Per Diem should be, at the very least, indexed to the CONUS standard Per Diem rate of $109.

Fair Travel Pay or Fairpoint Travel Pay?

     It has been a long 5 years and gas and other expenses are ever increasing. We have been hit by a double whammy: stale compensation and unworldly expenses. I don’t think anyone in 2003 could have predicted that gas prices would be near $4 a gallon. Along with an immediate increase across the board, we should index our Travel Allowance and Per Diem since it will act as a safety net for the future’s uncertainties. Let’s get the EI department and travel pay out of the shadows and work together to strive for fair travel pay, not Fairpoint travel pay. These changes and increases would provide relief not just to the EI department, but all members.


    1. Gas is at an all time high, up 300%
    2. No increase in our Per Diem, Meals, or Travel Allowance in 5+ years.
    3. Mile for mile, the standard IRS mileage rate calculation has almost eclipsed our Travel Allowance rates. We are essentially NOT getting paid for our time to report to a temporary location. Reporting to your headquarters first and traveling on company time is not an option.
    4. Index Travel Allowance to our overtime wages and the IRS standard mileage limit, each year. Use a transparent means to calculate these rates, each year.
    5. Index our Per Diem rate to at LEAST the minimum CONUS standard rate, each year. Higher rates for high cost of living areas.
    6. Clear language allowing an individual to choose between three options:

      a. Per Diem
      b. Fully expensed lodging and meals (plus some sort of “living in a hotel compensation”, “Away from your family hardship”, etc)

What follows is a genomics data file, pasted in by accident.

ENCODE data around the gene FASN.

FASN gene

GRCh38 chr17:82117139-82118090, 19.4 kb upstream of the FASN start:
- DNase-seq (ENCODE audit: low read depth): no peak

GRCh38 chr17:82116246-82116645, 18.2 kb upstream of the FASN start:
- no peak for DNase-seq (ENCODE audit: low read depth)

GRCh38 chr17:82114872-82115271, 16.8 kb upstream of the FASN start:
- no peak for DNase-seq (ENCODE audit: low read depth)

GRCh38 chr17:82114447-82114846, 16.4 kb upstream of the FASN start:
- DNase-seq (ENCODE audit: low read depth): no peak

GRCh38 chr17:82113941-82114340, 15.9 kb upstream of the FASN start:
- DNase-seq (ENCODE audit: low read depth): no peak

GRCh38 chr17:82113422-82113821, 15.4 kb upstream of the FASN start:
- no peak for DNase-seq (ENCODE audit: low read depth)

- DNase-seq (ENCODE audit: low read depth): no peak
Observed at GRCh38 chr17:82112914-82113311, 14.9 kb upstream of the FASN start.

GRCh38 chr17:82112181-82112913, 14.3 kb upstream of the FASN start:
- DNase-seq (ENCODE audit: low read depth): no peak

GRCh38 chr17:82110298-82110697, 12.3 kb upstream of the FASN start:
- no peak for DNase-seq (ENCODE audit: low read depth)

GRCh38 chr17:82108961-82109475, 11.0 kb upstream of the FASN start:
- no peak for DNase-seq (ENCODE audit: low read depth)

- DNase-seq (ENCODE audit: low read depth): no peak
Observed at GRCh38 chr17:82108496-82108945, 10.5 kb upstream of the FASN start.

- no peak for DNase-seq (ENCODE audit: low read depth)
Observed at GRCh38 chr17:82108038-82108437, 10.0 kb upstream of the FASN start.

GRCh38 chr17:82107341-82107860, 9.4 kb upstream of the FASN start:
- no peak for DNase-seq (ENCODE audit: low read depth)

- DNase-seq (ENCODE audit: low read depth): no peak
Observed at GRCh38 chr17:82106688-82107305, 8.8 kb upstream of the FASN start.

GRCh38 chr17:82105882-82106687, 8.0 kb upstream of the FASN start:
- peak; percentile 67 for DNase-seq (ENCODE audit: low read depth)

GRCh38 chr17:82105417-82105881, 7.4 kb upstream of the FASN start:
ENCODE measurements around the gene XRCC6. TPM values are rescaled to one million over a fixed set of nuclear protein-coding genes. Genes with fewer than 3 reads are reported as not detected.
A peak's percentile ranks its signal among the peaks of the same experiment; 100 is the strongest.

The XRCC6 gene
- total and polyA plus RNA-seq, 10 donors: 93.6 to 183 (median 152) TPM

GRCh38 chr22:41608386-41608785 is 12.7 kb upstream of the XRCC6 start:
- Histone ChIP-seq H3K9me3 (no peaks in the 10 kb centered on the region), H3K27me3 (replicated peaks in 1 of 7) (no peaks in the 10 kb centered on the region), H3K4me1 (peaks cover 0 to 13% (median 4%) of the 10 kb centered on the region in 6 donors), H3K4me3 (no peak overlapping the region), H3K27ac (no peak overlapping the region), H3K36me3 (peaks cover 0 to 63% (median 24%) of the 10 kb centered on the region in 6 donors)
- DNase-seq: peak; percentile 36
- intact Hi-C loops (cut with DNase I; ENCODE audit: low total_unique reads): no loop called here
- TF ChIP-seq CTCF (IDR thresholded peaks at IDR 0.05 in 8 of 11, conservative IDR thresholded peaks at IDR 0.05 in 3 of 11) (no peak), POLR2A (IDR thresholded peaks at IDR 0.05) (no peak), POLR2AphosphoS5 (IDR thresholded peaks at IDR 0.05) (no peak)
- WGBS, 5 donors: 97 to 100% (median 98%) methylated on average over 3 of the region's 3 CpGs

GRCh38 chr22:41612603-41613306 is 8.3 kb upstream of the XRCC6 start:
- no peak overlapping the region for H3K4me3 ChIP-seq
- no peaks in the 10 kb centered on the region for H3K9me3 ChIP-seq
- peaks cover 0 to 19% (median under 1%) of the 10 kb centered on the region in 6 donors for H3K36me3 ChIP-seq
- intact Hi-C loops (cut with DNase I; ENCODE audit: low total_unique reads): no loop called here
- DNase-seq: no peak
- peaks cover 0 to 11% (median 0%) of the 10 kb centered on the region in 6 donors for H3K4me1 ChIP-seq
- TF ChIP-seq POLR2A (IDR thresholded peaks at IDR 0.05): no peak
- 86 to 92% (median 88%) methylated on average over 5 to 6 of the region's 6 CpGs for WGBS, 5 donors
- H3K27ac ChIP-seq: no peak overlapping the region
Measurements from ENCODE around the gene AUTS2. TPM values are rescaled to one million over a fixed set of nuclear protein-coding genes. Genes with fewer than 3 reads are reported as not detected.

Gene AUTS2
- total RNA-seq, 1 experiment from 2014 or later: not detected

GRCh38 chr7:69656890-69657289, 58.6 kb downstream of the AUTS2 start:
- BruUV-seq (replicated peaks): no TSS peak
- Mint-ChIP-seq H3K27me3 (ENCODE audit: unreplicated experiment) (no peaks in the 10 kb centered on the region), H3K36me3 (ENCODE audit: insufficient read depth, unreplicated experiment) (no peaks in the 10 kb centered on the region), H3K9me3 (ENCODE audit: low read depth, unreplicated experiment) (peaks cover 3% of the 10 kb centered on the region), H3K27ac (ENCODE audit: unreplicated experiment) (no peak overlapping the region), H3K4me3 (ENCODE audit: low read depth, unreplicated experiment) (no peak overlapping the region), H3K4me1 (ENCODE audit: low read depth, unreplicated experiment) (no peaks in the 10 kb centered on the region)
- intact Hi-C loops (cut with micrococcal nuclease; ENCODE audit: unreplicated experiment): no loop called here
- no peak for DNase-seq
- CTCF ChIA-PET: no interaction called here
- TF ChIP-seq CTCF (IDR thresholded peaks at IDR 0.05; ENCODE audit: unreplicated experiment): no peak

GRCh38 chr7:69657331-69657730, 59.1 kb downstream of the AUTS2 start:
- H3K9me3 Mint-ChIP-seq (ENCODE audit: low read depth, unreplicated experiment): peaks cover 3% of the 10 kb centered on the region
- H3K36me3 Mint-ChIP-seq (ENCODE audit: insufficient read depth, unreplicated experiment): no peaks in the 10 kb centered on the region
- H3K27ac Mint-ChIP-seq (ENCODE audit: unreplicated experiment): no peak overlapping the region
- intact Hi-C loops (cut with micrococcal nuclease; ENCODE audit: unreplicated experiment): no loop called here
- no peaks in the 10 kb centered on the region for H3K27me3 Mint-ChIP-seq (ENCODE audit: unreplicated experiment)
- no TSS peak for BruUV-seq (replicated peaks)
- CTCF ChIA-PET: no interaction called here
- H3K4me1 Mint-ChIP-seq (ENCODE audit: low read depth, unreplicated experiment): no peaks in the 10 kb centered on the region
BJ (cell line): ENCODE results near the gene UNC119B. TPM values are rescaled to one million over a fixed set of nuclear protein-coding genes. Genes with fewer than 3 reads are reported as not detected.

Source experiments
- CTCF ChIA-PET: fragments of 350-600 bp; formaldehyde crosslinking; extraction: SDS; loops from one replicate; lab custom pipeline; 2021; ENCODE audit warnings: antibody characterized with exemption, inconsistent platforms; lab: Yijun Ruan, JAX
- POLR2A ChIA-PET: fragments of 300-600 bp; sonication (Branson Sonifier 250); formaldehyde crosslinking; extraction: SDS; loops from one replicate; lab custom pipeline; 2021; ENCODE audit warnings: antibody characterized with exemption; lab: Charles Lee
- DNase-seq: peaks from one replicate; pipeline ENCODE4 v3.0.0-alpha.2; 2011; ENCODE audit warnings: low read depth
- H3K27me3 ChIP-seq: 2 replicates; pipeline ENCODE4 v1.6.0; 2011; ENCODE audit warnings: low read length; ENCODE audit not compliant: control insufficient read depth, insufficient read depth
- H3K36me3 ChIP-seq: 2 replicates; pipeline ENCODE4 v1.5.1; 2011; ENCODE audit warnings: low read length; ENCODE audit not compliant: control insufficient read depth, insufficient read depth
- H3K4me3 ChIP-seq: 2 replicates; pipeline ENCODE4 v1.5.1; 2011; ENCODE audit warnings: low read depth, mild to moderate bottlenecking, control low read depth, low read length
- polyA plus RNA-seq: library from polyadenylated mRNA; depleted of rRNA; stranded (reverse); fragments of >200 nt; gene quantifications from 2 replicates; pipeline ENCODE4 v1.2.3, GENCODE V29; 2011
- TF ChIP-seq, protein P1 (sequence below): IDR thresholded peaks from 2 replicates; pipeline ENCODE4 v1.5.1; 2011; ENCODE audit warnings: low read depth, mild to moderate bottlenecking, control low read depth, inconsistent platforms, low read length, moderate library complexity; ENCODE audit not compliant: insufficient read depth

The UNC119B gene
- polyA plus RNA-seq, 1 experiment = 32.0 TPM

c. Fully expensed lodging and a daily meal allowance that is indexed to the IRS meals rate, higher rates for high cost of living areas. (plus some sort of “living in a hotel compensation”, “Away from your family hardship”, etc)

    7. Clear language as to when the employee can be assigned to a 5 or 7 day Per Diem.
    8. Hotel that is close/safe/accommodating to your temporary assigned location.
    9. Compensation for our increased (and/or lack of discounting) auto insurance premiums.

Q and A

    Why would you want to index the Allowance and Per Diem if the IRS decides to make the rate go down? This change could reduce our Per Diem rate and Travel Allowance rate each year the IRS released their figures.
    Currently, the contract does a great job of protecting against such an occurrence in our mileage rate. “P16.10 Note”, specifically only allows an increase regardless if the rate goes down by the IRS. There is no reason to think the Union would not negotiate the same protections.

Massachusetts Per Diem Chart (click graphic to expand)
Massachusetts Per Diem Chart

NOTE: If neither the city nor the county is listed, the location is a standard CONUS (continental United States) destination with a rate of $70.00 for lodging and $39.00 for meals and incidental expenses (M&IE).

Rhode Island Per Diem Chart (click graphic to expand)
Rhode Island Per Diem Chart

NOTE: If neither the city nor the county is listed, the location is a standard CONUS (continental United States) destination with a rate of $70.00 for lodging and $39.00 for meals and incidental expenses (M&IE).


By Christopher Cote ( for the membership.

6/4/08 Initial Document

Please feel free to share your opinions below.